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Wei Huang > Class-Builder > Class::Builder



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Module Version: 1.010   Source  


  Class::Builder - auto-generator of class accessors/special methods


Creating Class Members (fields):

  package SystemUser;
  use Class::Builder {
    uid    => { number => undef },
    uname  => { string => 'default user' },
    group  => { arrayref => []},
    ctime  => { number => time },
    disable => { boolean => 0 },
    log_count => { counter => 0},

  # then in your script:
  package main;
  use SystemUser;

  my $user = new SystemUser ({name => 'chopin'});
  print $user->uname(), "\n"; # print chopin;
  print scalar localtime $user->ctime(), "\n";

  foreach my $group ($user->group){

  my $user = new SystemUser ({uname => 'chopin'});
  print $user->uname(), "\n"; # print chopin;
  print scalar localtime $user->ctime(), "\n";

  sub system_user_loggin{
      die "you account is disabled, contact system administrator.";
    # ... do some thing
    print "you are logged into the system. you have loged ",$user->log_count," times.";

  system_user_loggin(); # print $user->log_count as 1.

Special Methods

  package SystemUser;
  use Class::Builder {
    '-methods' => {
      constructor => 'create',
      dumper => 'as_string',
      clone  => 'copy',
    uid    => { number => undef },
    uname  => { string => '' },

  package main;
  use SystemUser;

  my $user = SystemUser->create({name=>'mozart'});

  my $user_cp = $user->copy;
   # deep copy the structure, not only the pointer

  print $user_cp->as_string() # dump the contents of $user

There also a function `struct' opened for you, let you create modules `on the fly':

  package SystemUser;
  use Class::Builder;

  struct Machine => {
    machine_name => { string => 'default name' },
    location => {string => '' }
  }; # define Machine before use it.

  struct {
    uname => {string => ''},
    main_machine => { Machine => undef },
  }; # implicit class name: 'SystemUser' in this case.

  package main;
  my $machine = new Machine( machine_name => 'veryslow' );
  my $user = new SystemUser( uname => 'mozart', main_machine => $machine );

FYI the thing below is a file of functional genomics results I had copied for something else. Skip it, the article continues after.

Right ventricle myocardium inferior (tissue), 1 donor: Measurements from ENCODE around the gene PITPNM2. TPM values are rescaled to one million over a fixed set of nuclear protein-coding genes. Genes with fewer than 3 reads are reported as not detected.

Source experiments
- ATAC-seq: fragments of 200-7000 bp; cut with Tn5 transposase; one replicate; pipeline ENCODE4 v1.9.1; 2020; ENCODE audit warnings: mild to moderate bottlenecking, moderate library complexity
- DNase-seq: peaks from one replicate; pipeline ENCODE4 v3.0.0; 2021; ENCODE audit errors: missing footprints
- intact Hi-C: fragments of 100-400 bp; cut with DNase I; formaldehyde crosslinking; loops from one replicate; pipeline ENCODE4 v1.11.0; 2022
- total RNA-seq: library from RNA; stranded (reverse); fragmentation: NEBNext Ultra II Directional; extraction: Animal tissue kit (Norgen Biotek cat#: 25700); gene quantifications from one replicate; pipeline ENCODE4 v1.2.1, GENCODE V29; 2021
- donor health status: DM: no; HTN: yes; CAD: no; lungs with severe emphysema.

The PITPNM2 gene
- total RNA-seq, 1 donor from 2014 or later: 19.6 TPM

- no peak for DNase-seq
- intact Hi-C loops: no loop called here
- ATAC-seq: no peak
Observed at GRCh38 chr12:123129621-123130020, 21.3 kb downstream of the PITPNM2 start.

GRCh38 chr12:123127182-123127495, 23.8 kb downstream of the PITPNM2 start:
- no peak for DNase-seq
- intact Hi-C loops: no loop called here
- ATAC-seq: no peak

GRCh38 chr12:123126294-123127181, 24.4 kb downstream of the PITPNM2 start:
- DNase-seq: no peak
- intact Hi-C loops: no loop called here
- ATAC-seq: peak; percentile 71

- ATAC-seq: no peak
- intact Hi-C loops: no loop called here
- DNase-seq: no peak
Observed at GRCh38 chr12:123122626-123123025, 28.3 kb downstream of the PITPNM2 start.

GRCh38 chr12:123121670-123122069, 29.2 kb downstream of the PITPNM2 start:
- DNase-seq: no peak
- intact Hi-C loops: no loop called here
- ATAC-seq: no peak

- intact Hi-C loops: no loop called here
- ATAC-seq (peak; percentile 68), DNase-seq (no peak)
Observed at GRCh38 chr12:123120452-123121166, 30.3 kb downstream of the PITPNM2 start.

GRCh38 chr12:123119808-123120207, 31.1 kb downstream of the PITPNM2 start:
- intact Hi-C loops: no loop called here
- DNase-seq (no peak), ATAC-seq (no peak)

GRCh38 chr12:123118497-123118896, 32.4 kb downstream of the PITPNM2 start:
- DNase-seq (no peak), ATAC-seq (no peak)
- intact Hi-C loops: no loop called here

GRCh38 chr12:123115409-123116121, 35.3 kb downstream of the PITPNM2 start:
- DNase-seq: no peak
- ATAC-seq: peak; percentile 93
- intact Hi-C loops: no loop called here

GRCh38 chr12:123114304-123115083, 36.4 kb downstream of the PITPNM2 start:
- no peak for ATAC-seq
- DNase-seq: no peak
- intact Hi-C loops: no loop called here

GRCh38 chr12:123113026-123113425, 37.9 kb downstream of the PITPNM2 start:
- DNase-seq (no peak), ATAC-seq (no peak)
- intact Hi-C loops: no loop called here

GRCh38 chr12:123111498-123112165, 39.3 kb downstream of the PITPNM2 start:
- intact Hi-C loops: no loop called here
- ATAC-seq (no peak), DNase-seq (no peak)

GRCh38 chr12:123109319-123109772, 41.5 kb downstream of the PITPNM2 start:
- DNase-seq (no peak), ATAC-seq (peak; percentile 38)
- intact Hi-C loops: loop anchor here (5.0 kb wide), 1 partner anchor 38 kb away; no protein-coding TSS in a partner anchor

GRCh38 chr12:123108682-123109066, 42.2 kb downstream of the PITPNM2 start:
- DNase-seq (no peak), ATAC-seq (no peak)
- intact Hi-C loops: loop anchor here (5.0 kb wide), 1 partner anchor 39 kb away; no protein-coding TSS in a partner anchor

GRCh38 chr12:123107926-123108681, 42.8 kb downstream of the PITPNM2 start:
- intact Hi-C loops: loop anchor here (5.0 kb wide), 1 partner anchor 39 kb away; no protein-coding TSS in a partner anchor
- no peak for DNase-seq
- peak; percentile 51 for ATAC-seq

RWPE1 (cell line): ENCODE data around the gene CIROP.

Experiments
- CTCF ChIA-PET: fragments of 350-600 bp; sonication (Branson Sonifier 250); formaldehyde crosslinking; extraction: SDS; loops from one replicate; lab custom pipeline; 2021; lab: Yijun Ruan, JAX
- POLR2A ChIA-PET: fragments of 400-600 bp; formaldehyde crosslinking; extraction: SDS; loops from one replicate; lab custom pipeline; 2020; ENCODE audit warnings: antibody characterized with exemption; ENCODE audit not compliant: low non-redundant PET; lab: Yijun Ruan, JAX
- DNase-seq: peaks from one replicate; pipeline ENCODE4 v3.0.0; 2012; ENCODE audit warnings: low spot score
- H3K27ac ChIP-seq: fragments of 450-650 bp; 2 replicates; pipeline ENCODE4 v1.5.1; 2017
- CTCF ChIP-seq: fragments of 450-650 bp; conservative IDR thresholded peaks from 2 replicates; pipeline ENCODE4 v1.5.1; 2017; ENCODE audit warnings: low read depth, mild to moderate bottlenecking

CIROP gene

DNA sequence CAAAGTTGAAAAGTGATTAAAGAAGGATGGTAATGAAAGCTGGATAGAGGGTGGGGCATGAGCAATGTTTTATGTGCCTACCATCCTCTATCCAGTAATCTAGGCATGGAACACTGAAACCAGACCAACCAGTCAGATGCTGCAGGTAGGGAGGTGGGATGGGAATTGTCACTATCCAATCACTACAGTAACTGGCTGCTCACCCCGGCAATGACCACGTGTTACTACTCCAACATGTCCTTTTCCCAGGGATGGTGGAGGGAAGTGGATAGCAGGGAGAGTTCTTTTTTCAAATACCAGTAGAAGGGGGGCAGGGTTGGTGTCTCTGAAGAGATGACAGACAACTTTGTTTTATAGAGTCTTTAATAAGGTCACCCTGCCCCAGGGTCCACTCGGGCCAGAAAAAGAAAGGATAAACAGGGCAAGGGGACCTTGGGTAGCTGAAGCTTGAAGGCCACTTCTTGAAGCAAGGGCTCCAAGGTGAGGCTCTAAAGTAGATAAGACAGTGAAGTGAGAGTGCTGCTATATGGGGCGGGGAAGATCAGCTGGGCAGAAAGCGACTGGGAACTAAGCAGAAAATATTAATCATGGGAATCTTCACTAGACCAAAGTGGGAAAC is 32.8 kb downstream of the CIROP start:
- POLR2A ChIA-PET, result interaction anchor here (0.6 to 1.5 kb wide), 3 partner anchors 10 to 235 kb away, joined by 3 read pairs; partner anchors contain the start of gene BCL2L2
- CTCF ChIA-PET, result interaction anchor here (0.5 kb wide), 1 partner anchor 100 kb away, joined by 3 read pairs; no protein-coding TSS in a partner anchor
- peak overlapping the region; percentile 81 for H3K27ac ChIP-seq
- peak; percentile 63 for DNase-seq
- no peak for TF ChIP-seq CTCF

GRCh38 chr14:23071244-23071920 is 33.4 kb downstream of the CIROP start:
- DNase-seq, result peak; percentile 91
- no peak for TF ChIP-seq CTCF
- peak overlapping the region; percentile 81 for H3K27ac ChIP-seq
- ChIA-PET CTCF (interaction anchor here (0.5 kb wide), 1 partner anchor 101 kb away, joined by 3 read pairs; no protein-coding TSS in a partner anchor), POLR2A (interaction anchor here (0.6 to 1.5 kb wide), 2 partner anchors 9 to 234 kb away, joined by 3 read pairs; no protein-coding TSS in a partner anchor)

print $user->main_machine->machine_name();


Class::Builder is a module helps OOP programmers to create `class's (packages, in terms of perl) in several ways of automation.

If you've used one of Class::MethodMaker, Class::Struct or Class::Accessor, the concept of Class::Builer is not newer to you. In fact, this module can be viewed as a combination of the above modules. I'm trying to include most frequently used functions, while keep the module as lightweight as possible.

Field Methods:

To create a new member field for you class, simply say:

  use Class::Builder {
    <fieldname> => { <fieldtype> => <default_vaule>, [ final => 1 ]},

where <fieldname> is the name you want to set as a member field, it must be legal as a name of perl function.

If you defined the field as `final', you can not use the accessor methods to change the field's value. But you still can change it by directly access data stored in the object (a blessed hashref).

`final' attribute is ignored by `hashref' and `arrayref' field, under current implementation.

The following field types are available now:

Two special functions applies for all member fields:

Note that currently all types are implemented as a key of a perl hash, so you can assign any scalar value to any field without causing errors. Typically, number field and string field have no difference it all, it is introduced only for future development (such as dynamic linkage with databases). I.e, you can sign a perl string to a number field, but we do not recommend you do that.

On-the-Fly Classes

You can use function struct() in three styles:

Special Methods

Class::Builder also has a ability to create special methods:


To create a subclass of Class::Builder, at lease you must define two functions:


  This package is not yet well tested.


  Wei, Huang < >


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